Democratic Republic of Congolese rebels M23 on Tuesday declared a unilateral ceasefire ahead of a second round of peace talks with the DRC government, increasing hope for an end to their nine-month-old insurgency.
This announcement brings relief to the process considering the group had last week stated it would not take part in the talks if the Kinshasa government does not agree to a cease fire.
“We’ve been for peace … Today we’re declaring that we’re in a ceasefire,” Francois Rucogoza, M23’s executive secretary told the press in Kampala, Uganda’s capital.
He affirmed that “Even if the government refuses to sign a ceasefire agreement we’ll continue with the negotiations,”
There are fears in the international community that the conflict could escalate into another regional conflict in a country that has suffered nearly two decades of turmoil.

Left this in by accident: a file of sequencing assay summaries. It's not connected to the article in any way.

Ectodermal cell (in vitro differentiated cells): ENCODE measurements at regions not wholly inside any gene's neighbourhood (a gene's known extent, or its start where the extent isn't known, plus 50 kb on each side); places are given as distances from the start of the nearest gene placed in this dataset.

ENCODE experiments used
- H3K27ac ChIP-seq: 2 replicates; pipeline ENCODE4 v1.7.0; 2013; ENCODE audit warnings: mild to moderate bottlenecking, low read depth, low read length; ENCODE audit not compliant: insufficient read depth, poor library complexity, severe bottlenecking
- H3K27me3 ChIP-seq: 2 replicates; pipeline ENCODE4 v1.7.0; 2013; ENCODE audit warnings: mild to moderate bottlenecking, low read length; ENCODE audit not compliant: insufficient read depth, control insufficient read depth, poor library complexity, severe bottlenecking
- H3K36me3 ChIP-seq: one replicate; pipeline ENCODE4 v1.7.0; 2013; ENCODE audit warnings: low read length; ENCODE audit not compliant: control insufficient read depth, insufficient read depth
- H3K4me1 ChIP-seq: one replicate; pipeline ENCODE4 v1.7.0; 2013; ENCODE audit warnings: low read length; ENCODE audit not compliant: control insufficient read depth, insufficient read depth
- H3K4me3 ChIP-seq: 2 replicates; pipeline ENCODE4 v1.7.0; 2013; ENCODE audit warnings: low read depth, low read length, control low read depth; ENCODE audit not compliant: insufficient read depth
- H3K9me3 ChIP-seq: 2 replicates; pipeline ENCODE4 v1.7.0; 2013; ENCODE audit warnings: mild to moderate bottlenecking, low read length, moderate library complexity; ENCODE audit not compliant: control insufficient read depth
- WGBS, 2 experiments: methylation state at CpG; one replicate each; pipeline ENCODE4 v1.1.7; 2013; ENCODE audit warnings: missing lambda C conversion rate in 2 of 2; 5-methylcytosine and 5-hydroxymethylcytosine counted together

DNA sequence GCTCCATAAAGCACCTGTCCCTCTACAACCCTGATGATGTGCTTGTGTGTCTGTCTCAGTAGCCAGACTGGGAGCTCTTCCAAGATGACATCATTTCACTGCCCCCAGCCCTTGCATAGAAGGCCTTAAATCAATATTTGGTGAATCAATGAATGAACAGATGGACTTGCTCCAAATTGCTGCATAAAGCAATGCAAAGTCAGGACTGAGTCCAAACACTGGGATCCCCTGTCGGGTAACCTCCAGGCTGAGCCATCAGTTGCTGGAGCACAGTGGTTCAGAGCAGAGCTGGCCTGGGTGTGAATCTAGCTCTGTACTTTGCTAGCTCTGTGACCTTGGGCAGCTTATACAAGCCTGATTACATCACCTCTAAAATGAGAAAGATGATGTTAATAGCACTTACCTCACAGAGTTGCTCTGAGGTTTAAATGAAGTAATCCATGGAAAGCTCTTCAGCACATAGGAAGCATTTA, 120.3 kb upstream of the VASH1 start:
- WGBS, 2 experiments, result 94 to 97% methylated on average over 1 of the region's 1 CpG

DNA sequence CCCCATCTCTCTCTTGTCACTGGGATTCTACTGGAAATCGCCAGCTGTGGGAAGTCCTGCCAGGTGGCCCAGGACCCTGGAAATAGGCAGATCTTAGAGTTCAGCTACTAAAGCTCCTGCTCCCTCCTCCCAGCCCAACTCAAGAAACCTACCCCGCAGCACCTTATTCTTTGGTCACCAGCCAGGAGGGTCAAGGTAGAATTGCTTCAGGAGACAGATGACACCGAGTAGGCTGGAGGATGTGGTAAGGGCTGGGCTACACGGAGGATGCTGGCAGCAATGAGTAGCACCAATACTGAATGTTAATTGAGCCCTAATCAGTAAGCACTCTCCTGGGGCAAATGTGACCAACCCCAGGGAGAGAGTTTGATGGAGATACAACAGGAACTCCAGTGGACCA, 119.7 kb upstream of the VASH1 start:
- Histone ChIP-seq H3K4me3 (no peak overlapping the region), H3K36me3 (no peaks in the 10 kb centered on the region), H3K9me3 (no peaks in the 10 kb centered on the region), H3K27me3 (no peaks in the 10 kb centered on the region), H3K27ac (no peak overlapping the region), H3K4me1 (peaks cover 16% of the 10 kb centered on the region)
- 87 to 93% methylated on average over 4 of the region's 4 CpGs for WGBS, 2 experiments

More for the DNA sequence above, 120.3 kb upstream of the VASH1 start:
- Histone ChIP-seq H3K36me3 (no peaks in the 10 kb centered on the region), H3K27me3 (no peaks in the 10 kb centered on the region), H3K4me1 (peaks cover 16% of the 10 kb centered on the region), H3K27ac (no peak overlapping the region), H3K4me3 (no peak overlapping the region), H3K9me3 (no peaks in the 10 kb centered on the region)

The Kinshasa government of Joseph Kabila said it did not have much assurance in the rebel ceasefire.
Lambert Mende, government spokesman spoke with pessimism following the announcement saying “We don’t think we can see this as a concession from people who don’t tend to do what they say. We’ll wait and see … We want to know why?”
The rebels have also proposed that the United Nations should send an representative to help them convince the government to agree to a conclusive truce.
“We want Kinshasa to sign a ceasefire with us and if a U.N. special envoy can help achieve that, we think that that’s good,” M23 spokesman Bertrand Bisimwa told the journalists in Kampala.
The M23 insurgents agreed to pull out of Democratic Republic of Congo’s eastern city of Goma last month under regional pressure – but a first round of negotiations that followed fell apart amid threats and accusations.
A UN group of experts report last year accused neighbouring Uganda and Rwanda of supporting the rebel campaign, a charge both countries vehemently deny.
M23, named after a 2009 peace deal for eastern Congo, at first said it had taken up arms because the Kinshasa government failed to honour its part of the agreement, under which rebel fighters were supposed to get integrated into the army.
The resulting conflict has left hundreds of thousands of ordinary Congolese citizens displaced from their homes.
However, it later broadened its goals to include the “liberation” of all of Congo and the removal of President Joseph Kabila.